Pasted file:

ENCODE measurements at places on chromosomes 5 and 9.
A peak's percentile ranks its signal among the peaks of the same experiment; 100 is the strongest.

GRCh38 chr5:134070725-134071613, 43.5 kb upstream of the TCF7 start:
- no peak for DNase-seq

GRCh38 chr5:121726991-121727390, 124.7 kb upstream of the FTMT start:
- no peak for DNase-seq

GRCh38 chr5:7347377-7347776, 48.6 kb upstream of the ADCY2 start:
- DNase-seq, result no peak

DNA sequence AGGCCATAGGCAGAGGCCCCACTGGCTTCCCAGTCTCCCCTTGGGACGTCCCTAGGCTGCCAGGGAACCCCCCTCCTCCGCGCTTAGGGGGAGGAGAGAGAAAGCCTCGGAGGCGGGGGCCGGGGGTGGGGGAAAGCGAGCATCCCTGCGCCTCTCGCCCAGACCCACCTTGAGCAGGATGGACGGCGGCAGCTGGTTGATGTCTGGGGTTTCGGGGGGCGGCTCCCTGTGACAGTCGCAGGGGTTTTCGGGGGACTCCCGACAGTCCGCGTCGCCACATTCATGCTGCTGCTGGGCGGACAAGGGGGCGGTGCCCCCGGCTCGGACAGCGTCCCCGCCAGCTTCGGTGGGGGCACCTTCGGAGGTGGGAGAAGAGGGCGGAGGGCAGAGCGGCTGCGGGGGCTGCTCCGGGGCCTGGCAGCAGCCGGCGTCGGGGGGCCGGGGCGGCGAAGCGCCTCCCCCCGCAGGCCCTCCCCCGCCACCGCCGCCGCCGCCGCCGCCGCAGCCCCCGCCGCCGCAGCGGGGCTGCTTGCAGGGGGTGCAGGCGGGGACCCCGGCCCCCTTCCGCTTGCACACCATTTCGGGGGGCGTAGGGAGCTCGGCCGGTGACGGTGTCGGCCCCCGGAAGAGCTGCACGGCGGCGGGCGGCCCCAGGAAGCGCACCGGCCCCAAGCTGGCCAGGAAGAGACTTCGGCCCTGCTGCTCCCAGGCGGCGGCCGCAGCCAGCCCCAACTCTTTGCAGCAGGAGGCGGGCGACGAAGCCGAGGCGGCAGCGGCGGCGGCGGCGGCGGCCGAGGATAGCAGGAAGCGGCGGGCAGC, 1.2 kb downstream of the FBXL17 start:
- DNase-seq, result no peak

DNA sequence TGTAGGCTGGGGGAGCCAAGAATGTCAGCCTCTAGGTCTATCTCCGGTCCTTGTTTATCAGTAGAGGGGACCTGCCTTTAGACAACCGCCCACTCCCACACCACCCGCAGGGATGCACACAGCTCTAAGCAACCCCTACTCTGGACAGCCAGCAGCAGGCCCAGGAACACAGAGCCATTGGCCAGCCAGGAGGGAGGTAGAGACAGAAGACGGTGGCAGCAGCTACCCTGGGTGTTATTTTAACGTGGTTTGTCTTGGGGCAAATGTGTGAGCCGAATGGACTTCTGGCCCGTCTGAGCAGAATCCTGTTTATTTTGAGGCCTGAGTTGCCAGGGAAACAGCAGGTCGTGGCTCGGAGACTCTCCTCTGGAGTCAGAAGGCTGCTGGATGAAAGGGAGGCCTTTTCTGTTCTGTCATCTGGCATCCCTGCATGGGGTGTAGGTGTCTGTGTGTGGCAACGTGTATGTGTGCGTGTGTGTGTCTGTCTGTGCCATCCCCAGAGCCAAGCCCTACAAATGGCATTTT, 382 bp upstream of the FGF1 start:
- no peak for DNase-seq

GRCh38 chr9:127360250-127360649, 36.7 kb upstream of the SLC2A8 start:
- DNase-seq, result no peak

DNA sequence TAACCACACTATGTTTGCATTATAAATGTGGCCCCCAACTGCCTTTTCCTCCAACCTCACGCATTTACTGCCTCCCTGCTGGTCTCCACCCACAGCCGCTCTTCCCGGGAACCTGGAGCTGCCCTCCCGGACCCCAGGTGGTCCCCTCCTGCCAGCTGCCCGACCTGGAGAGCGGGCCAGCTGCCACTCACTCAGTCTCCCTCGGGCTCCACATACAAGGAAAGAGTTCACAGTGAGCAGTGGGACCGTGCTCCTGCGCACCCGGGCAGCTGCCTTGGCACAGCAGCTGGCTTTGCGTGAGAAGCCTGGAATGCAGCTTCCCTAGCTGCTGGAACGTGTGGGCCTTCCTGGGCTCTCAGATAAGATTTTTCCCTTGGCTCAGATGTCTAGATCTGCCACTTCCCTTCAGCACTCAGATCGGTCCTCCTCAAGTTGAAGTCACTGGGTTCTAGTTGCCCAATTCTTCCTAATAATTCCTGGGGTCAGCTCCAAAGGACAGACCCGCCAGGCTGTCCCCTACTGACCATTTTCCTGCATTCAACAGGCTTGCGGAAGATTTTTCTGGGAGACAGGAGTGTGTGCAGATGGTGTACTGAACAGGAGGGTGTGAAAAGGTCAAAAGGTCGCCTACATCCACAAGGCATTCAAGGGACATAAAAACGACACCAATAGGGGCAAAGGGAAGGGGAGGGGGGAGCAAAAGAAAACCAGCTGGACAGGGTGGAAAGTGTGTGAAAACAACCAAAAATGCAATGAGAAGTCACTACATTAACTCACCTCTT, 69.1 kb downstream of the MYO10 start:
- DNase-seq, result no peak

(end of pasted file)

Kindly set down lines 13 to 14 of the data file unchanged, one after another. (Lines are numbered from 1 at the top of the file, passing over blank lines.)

GRCh38 chr9:127360250-127360649, 36.7 kb upstream of the SLC2A8 start:
- DNase-seq, result no peak